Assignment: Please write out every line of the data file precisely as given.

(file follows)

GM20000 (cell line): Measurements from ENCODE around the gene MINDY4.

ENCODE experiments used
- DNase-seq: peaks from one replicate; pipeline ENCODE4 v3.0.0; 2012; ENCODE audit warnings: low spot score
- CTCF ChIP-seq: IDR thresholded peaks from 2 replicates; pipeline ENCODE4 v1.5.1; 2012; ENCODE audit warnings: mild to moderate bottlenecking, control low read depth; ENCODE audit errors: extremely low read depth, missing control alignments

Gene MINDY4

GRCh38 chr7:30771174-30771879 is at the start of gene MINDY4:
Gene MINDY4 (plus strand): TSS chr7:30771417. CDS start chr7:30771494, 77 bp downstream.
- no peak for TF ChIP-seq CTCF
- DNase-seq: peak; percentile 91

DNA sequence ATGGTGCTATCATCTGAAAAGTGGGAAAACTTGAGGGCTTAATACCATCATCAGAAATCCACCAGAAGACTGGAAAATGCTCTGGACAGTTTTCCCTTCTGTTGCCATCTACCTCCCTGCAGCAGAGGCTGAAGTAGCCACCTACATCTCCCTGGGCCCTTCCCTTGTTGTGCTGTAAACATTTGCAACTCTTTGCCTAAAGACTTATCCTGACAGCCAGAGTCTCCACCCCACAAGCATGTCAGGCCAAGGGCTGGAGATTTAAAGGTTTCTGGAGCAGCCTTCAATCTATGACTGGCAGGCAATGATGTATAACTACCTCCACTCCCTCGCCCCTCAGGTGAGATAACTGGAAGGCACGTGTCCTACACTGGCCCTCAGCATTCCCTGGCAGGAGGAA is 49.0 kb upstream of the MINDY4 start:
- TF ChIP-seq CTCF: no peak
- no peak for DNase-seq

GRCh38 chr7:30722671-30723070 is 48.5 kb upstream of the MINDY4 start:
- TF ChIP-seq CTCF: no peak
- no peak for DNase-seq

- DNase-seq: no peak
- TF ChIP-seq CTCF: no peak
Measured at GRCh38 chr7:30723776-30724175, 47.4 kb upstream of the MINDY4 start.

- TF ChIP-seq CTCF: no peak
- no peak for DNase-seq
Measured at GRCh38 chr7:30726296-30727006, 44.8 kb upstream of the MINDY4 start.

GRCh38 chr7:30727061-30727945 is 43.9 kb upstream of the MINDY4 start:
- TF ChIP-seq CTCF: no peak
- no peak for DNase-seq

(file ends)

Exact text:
GM20000 (cell line): Measurements from ENCODE around the gene MINDY4.

ENCODE experiments used
- DNase-seq: peaks from one replicate; pipeline ENCODE4 v3.0.0; 2012; ENCODE audit warnings: low spot score
- CTCF ChIP-seq: IDR thresholded peaks from 2 replicates; pipeline ENCODE4 v1.5.1; 2012; ENCODE audit warnings: mild to moderate bottlenecking, control low read depth; ENCODE audit errors: extremely low read depth, missing control alignments

Gene MINDY4

GRCh38 chr7:30771174-30771879 is at the start of gene MINDY4:
Gene MINDY4 (plus strand): TSS chr7:30771417. CDS start chr7:30771494, 77 bp downstream.
- no peak for TF ChIP-seq CTCF
- DNase-seq: peak; percentile 91

DNA sequence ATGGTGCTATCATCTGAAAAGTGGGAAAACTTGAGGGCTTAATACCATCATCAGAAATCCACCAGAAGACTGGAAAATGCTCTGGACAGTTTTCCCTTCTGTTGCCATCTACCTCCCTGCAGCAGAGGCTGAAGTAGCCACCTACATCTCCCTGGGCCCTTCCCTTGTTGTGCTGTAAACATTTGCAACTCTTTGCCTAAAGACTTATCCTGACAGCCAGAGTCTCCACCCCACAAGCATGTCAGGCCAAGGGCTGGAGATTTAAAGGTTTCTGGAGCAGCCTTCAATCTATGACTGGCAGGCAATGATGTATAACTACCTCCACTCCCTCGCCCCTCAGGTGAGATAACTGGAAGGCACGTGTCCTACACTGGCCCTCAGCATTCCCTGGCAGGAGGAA is 49.0 kb upstream of the MINDY4 start:
- TF ChIP-seq CTCF: no peak
- no peak for DNase-seq

GRCh38 chr7:30722671-30723070 is 48.5 kb upstream of the MINDY4 start:
- TF ChIP-seq CTCF: no peak
- no peak for DNase-seq

- DNase-seq: no peak
- TF ChIP-seq CTCF: no peak
Measured at GRCh38 chr7:30723776-30724175, 47.4 kb upstream of the MINDY4 start.

- TF ChIP-seq CTCF: no peak
- no peak for DNase-seq
Measured at GRCh38 chr7:30726296-30727006, 44.8 kb upstream of the MINDY4 start.

GRCh38 chr7:30727061-30727945 is 43.9 kb upstream of the MINDY4 start:
- TF ChIP-seq CTCF: no peak
- no peak for DNase-seq